(704g) The Osmotic Heat Engine: The Promise of High Power Density Closed Loop Pressure Retarded Osmosis
Pressure-retarded osmosis (PRO) is an engineered osmosis process that operates at pressures between forward and reverse osmosis. A highly concentrated draw solution is pressurized, and water from a clean feed source will permeate the membrane and increase the volume of the draw. As the volume changes at constant pressure, work is being done on the draw solution, and this energy can be harnessed by a hydroturbine. When operated in closed-loop, PRO is can function as an osmotic heat engine (OHE). If specially-designed osmotic agents are used, both working fluids can be recovered by using low-grade thermal energy, effectively converting this waste heat to useable electricity.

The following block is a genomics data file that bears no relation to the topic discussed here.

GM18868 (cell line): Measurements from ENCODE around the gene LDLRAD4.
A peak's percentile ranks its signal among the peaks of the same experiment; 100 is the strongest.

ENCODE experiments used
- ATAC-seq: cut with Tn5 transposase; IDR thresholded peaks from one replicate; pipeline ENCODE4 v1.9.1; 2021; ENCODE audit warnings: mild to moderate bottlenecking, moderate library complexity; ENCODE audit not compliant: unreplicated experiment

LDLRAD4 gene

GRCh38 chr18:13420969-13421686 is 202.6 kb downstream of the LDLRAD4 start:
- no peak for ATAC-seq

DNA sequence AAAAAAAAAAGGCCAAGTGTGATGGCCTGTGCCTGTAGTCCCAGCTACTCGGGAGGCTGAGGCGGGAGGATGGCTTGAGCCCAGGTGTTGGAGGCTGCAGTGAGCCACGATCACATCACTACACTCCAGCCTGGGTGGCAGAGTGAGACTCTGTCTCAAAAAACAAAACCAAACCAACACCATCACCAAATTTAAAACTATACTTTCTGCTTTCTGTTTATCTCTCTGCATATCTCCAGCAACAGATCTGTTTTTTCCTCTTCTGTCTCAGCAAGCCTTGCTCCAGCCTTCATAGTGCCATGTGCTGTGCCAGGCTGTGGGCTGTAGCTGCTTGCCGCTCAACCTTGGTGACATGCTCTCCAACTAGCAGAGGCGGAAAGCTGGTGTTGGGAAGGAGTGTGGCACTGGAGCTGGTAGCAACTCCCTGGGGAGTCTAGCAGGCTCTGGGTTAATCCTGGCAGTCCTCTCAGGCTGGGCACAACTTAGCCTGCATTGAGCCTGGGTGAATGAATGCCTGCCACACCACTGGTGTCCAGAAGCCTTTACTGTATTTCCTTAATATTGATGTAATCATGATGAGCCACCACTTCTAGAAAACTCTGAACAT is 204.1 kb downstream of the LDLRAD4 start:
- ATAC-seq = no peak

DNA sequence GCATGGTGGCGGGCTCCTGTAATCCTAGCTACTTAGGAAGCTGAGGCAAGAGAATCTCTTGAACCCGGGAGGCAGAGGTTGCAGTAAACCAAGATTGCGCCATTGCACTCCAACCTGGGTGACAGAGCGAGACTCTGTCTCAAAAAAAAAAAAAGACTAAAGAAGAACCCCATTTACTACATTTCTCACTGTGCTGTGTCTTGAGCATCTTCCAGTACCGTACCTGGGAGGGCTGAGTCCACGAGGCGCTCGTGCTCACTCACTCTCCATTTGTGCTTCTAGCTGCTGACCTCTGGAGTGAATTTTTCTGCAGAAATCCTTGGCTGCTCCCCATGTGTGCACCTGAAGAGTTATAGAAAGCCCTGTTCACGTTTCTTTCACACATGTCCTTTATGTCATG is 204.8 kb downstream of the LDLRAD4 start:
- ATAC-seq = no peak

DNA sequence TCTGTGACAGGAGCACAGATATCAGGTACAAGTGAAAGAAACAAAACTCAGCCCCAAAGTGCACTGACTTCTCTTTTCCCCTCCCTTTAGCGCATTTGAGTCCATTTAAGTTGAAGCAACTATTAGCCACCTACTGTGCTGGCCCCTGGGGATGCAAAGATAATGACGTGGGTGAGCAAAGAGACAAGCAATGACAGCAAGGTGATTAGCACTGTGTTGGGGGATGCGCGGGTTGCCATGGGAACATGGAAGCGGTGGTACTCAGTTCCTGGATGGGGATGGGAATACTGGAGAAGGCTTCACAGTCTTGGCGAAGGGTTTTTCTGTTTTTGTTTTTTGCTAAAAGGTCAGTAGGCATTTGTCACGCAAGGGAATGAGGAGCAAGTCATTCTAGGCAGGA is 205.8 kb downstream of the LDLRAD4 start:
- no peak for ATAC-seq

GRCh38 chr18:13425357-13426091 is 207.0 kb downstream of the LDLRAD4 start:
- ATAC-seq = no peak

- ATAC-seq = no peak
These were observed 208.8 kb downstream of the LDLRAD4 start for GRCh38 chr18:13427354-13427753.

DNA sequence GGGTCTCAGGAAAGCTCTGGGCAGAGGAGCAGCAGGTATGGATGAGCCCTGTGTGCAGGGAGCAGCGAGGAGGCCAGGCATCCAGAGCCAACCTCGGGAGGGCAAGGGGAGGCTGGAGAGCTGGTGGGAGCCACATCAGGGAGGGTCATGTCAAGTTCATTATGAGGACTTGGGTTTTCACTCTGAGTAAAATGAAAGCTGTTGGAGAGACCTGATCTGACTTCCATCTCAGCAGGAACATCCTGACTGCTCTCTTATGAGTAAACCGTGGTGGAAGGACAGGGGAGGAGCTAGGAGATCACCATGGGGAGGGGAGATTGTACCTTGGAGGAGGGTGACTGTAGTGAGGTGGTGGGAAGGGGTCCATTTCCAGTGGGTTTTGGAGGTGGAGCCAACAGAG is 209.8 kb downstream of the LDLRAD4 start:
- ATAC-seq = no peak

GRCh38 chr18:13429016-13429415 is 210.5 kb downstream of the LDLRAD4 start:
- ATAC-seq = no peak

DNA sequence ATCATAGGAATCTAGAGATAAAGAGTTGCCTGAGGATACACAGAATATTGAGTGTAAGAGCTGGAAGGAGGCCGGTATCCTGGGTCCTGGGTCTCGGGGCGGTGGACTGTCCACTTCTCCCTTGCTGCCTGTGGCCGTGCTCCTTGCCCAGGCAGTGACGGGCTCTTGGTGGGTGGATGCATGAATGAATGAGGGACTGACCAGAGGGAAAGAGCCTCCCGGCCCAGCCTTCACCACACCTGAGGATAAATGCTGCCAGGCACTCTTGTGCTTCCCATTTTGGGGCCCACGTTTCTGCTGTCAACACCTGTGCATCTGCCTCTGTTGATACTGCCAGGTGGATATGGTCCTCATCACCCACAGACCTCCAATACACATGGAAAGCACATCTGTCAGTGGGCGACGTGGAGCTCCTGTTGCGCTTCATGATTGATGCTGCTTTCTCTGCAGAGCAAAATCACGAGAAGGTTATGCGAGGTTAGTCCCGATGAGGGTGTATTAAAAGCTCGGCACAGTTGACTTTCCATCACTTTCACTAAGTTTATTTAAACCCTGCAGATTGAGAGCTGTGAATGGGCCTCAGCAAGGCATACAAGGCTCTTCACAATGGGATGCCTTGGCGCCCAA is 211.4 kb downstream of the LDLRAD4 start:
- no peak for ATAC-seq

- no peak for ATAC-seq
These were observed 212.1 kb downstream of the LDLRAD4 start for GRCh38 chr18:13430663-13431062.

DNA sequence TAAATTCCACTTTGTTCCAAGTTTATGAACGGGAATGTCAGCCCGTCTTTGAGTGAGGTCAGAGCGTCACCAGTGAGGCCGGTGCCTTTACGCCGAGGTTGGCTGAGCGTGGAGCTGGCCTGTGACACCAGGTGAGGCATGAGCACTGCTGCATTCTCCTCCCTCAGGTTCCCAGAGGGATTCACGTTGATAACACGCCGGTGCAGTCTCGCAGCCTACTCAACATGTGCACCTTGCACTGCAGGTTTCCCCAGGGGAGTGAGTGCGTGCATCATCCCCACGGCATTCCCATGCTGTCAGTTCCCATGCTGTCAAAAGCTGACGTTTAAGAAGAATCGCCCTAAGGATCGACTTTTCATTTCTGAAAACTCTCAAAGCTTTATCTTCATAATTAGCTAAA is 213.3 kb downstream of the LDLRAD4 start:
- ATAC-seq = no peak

In this study, a cellulosic membrane was evaluated in closed-loop at a variety of temperatures, draw solution concentrations, and hydraulic pressures to determine how these parameters impact the flux of water and salt through the membrane. The selected conditions simulate OHE operation. Furthermore, the impact of these test conditions on membrane power density, and thus the maximum energy captured per unit of membrane area, was also examined. While the membranes were only tested up to 21 bar, it is clear that increasing salt concentration increases peak power density. This observation is appropriate with respect to theory. The experimental results also suggest that for constant draw concentration, increasing temperature or decreasing hydraulic pressure will increase water flux and power density. Under these same conditions, salt fluxes were reduced by up to a factor of three, suggesting that significant external concentration polarization is impacting the performance of the membrane. Maximum power density seen throughout the trial was 18 W/m2, which was seen at 40 C with a 1.5 M sodium chloride draw solution.